Europe South Asia Asia Pacific Americas Middle East Africa BBC Homepage World Service Education

Front Page



UK Politics







Talking Point
On Air
Low Graphics

Friday, November 20, 1998 Published at 11:39 GMT


Sorry South African rhymes

Eugene Terreblanche: A poetic way of saying sorry?

Jeremy Vine reports from South Africa

Jeremy Vine listens to Eugene Terreblanche's poetry
South Africa's most famous extreme right-winger is trying to show his gentler side.

Eugene Terreblanche - who once said he would die rather than live under an ANC government - is now living under an ANC government, and, instead of dying, he's writing poetry.

The leader of the AWB, which once recommended violence against black South Africans, has released a CD which praises nature.

The poems, accompanied by soothing music, show a sensitive side to the neo-Nazi leader.

The man who admitted responsibility for car bombs which threatened South Africa's first democratic elections in 1994 and which killed 17 people and who is currently appealing against his conviction for the murder of a black employee, writes thoughtfully and sometimes with remorse.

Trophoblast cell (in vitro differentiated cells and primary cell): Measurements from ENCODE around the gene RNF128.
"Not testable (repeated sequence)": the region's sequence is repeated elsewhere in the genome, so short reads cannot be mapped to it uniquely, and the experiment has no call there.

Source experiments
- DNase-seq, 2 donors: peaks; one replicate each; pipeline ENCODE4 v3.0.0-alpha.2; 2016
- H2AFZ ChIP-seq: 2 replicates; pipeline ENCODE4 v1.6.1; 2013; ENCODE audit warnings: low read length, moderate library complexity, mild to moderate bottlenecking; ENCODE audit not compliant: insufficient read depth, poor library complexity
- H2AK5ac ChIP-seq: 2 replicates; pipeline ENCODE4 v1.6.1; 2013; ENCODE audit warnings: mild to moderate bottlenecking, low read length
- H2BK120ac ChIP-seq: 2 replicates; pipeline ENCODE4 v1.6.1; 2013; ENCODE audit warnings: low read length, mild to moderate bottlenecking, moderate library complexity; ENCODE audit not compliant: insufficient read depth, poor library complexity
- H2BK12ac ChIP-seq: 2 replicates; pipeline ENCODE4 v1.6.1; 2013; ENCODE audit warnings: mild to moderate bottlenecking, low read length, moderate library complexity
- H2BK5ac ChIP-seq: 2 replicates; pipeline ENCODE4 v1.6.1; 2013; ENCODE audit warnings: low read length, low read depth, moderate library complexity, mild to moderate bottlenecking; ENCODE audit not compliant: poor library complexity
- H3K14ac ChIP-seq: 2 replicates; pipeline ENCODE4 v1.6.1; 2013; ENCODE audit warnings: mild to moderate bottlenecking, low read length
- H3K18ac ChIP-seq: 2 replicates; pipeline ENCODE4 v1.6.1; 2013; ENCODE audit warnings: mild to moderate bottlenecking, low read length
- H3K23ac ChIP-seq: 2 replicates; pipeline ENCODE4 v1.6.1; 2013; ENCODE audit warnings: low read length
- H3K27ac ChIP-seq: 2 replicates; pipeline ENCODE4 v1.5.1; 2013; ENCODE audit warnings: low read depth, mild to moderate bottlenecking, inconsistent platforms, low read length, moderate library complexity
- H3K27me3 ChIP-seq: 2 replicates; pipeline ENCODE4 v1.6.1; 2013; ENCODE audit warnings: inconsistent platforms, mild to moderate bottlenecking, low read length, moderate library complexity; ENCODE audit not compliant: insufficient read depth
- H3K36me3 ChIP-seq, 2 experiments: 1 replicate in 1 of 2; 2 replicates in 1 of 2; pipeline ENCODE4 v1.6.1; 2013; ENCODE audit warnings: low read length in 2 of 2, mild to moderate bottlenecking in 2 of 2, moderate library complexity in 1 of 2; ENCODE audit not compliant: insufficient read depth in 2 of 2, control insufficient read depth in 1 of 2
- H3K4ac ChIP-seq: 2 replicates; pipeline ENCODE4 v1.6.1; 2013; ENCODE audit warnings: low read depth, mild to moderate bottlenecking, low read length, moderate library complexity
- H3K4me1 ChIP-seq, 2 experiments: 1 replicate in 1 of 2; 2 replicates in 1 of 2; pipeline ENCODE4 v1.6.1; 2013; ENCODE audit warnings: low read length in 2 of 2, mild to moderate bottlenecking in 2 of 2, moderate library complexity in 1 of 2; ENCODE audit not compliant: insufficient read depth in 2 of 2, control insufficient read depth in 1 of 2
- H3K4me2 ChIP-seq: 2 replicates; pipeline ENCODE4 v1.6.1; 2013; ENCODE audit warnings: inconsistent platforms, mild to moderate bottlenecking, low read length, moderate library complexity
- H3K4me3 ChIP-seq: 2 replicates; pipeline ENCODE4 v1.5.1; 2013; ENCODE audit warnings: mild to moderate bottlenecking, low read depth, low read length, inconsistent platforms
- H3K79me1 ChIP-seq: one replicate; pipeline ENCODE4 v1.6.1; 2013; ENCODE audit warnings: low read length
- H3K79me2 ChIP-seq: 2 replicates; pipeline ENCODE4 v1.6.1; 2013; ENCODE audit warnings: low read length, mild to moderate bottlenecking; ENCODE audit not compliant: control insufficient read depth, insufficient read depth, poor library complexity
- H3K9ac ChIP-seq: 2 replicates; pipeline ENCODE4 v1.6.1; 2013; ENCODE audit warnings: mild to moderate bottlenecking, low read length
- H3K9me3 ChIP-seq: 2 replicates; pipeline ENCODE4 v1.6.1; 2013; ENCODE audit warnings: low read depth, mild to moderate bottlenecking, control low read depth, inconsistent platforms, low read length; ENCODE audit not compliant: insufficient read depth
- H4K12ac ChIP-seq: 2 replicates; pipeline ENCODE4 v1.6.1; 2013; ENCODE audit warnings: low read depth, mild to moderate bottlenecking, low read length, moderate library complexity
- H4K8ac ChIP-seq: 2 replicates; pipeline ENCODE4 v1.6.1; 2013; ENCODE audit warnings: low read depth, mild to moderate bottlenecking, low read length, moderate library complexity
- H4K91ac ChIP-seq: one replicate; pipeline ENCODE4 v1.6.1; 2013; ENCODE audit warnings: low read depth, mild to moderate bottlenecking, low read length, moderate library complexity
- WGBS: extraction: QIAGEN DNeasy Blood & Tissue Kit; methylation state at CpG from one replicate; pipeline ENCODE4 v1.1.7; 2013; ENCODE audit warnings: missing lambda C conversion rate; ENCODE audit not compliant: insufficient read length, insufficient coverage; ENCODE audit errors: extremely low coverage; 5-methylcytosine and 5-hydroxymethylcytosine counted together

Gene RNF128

It is difficult to get over the drastic change of style between this set of poems and Mr Terreblanche's previous works which include the famous 'Attack attack' speech- not to mention his controversial 1993 speech 'Why?' or the tribute to Nelson Mandela released before he became president.

To many South Africans, Terreblanche and others from his era have become figures of fun.

A Johannesburg DJ says the CD may make it on to the playlist, explaining: "We've heard worse than this before."

And he said that perhaps this is Terreblanche's way of saying sorry.

"Maybe this is his attempt at truth and reconciliation - coming out saying 'maybe I was wrong'."

Advanced options | Search tips

Back to top | BBC News Home | BBC Homepage | ©

Entertainment Contents

TV and Radio
New Media

Relevant Stories

18 Jun 98 | Africa
Terreblanche accepts bomb guilt